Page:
For Thistle, good things come in threes

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John Browne
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Sea-Hawks' top scorer added the long bomb to her arsenal this season

Vicki Thistle has some long-range plans for the Memorial Sea-Hawks women's basketball team.

Slowly but surely, the third-year wing is developing a three-point shot to go with a driving net attack that often finishes with a circus-like toss-up basket.

The combination of scoring power, from near and far, propelled the St. John's native to third place in Atlantic Universities Sport (AUS) conference scoring this season and helped MUN finish second in the standings.

A different spin on things: Vicki Thistle didn't sink a single three-point shots in her first two years with the Memorial Sea-Hawks, but had 10 treys this season. Telegram file photo

Vicki Thistle has some long-range plans for the Memorial Sea-Hawks women's basketball team.

Slowly but surely, the third-year wing is developing a three-point shot to go with a driving net attack that often finishes with a circus-like toss-up basket.

The combination of scoring power, from near and far, propelled the St. John's native to third place in Atlantic Universities Sport (AUS) conference scoring this season and helped MUN finish second in the standings.

Thistle began the 2008-09 campaign with a bang, scoring 41 points in a triple overtime pre-season loss to the University of Toronto, and finished with a 16.3 points-per-game average, up from 12.1 ppg. last year and far ahead of her 9.2 ppg. average in her rookie campaign.

"I finally got the confidence I could shoot about halfway through the season," Thistle said. "I've shot the ball better this year. I started shooting the three and stuff and I'm more confident."

Statistics back her up.

Thistle, who didn't sink a single three-pointer in her first two years with the Sea-Hawks, made 10 treys this season.

"Hopefully, I'll be shooting more threes," she said.

"I'll get in the gym and work on a few more things in my game so that I'll have more options."

Asked to assess her overall play this year, Thistle said, "It's been good a times, and there were games I didn't think I played very well, but I'm also very hard on myself, so there's always ways to improve."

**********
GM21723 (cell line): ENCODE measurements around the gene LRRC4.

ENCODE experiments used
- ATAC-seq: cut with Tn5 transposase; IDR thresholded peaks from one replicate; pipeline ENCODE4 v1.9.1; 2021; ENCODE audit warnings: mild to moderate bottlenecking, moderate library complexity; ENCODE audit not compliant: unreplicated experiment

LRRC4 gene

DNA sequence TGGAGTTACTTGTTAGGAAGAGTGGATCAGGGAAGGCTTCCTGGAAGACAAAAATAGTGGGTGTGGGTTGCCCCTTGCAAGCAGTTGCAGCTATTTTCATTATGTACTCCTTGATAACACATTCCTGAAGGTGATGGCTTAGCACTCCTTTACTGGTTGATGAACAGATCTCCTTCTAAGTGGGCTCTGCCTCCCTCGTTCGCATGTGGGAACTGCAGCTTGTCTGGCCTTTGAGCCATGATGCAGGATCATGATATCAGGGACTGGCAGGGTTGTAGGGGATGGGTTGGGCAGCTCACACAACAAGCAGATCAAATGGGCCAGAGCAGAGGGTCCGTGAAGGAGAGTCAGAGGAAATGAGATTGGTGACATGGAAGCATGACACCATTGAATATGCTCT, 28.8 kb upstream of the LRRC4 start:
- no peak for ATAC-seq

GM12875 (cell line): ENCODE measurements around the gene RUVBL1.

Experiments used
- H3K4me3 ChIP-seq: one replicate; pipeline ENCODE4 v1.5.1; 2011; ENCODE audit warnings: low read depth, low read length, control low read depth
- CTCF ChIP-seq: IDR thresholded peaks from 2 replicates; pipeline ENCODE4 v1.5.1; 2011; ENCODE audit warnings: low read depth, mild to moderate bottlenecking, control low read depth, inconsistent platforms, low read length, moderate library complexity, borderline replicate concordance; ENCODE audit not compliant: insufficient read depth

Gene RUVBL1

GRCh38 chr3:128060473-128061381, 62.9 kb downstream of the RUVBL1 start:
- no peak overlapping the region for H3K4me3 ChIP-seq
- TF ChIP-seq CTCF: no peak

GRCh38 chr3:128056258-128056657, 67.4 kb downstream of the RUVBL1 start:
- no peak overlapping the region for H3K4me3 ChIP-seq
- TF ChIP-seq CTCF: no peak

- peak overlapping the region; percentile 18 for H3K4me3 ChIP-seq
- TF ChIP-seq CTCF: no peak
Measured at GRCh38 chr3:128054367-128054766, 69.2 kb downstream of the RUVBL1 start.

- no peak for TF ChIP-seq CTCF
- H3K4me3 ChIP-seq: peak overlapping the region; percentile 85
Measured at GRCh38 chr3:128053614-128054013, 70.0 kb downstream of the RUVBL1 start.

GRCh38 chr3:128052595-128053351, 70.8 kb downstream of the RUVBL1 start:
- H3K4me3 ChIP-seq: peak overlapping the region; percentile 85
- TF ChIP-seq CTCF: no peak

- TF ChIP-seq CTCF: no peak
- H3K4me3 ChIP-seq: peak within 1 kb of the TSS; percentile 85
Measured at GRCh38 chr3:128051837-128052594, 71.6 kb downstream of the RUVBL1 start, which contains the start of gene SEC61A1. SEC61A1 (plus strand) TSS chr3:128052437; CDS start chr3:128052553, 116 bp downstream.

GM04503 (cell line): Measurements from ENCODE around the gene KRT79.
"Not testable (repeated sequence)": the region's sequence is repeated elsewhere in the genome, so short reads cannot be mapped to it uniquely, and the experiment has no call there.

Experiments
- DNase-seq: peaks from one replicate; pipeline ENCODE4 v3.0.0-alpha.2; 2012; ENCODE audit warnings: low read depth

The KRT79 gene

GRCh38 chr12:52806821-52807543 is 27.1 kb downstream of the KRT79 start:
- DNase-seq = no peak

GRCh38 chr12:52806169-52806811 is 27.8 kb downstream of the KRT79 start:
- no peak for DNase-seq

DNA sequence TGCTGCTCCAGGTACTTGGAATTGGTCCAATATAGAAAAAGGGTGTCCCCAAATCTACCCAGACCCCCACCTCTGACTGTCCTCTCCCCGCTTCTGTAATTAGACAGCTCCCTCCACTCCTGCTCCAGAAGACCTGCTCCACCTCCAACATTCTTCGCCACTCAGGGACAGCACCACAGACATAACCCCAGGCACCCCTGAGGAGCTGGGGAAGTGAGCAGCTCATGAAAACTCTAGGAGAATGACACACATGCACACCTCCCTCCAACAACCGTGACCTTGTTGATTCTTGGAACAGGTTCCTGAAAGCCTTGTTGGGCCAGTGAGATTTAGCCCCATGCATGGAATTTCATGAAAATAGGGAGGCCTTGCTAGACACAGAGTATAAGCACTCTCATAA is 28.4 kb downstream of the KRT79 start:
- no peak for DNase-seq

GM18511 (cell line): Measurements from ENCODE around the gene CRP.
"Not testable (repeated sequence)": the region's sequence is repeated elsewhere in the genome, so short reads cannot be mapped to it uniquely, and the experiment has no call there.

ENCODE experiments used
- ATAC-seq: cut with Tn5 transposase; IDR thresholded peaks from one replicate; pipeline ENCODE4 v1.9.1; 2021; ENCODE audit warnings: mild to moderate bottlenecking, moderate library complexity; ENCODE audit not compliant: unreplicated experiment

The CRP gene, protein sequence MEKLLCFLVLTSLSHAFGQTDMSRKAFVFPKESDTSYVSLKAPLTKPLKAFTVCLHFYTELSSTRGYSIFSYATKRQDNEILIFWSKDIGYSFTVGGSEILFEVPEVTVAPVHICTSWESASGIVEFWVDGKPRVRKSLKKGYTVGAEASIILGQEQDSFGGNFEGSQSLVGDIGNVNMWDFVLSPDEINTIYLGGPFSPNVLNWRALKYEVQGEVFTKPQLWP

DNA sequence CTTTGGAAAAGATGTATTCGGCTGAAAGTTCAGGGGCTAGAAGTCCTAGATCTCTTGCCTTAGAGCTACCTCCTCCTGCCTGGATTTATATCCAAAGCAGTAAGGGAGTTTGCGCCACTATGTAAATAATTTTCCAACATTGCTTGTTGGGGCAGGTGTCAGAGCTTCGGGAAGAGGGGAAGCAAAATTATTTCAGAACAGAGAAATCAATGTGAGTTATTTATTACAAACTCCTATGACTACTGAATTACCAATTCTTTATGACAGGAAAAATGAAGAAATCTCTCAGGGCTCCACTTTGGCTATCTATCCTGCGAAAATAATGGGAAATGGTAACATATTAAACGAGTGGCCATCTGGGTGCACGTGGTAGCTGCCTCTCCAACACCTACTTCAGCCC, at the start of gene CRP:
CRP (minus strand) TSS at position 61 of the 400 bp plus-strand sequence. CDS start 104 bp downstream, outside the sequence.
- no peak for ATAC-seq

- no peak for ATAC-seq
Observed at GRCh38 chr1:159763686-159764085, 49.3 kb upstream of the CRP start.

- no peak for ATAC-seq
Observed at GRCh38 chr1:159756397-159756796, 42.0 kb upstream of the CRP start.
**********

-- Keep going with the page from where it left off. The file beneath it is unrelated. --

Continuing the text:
MUN coach Doug Partridge agrees.

"She has become a much better shooter and is playing regularly out on the wing," he said. "We think she may be our two-guard by the end of next year. Athletically and physically, it's what we were hoping she could become."

Thistle, named a first-team AUS all-star this week, is proud of the way her young team responded this season.

"All the rookies coming in knew they had to step up because we lost so many players. Doug said if we played good defence, we still could be successful, and we did that, with the exception of last weekend, when he had a little bit of a mental breakdown."

Partridge said taking on a bigger role with the Sea-Hawks is Thistle's "next big step," as the St. John's native moves into her fourth year.

"She is not a real vocal person," Partridge noted, "but she will need to become more of a leadership force, whether by example or by word and, in game situations, be a little more willing to vocalize what has to be done.

"When she is at her best, she is using her athleticism to wreak havoc with the other teams' game plan, stealing passes, getting rebounds, running the floor."

"She is becoming a better defender. I think she is primed for a good run to end her career," Partridge said.

Overall, Partridge is happy with Thistle's development.

"She has worked very hard both physically and skill wise to improve her game," he said. "She shot 45 percent from three-point range this year and led the league in field goal shooting."

Still, Partridge said he was "concerned" with Thistle's play in a two-game series last weekend against Cape Breton, a series the Capers swept.

"She was not focused rebounding -wise and it resulted in us giving up too many second shots," said Partridge.

Thistle agrees with that assessment.

"I didn't have a very strong game defensively the past two weekends," she said. "My rebounding just hasn't been there. I haven't been boxing out basically. Some of the players I play against are bigger than me and they are able to push me under, so if I'm not boxing out I have no chance.

"I know I have to box out this weekend."

And while Thistle is always looking for was to improve her game, she says, "You can't try to do more than you are capable of because if you put too much pressure on yourself, you are not going to do anything."

Partridge appeared to be upset with all of his players at practice earlier this week.

There was a report the MUN coach sent his players off the court 20 minutes after the start of a practice Tuesday night because he was perturbed with their effort.

"As always with these things," said Partridge, "they get exaggerated. We practised for an hour. We weren't working with the right focus for the work to be effective, so I sent the players home."

Asked if this was a concern considering the abbreviated practice occurred only days before the playoffs begin, Partridge replied: "We had a great practice on Monday and another one Wednesday night, so I am not concerned in the least, really. We are veteran enough at key positions to know what we have to do."

All he requires, according to Partridge, is that the players "come focused and prepared to work."

So did they get the message?

"I would say, yes, based on the excellent work that they put in (Wednesday)."

jbrowne@thetelegram.com

Organizations: Sea-Hawks, Atlantic Universities Sport, University of Toronto

Geographic location: St. John's, Cape Breton

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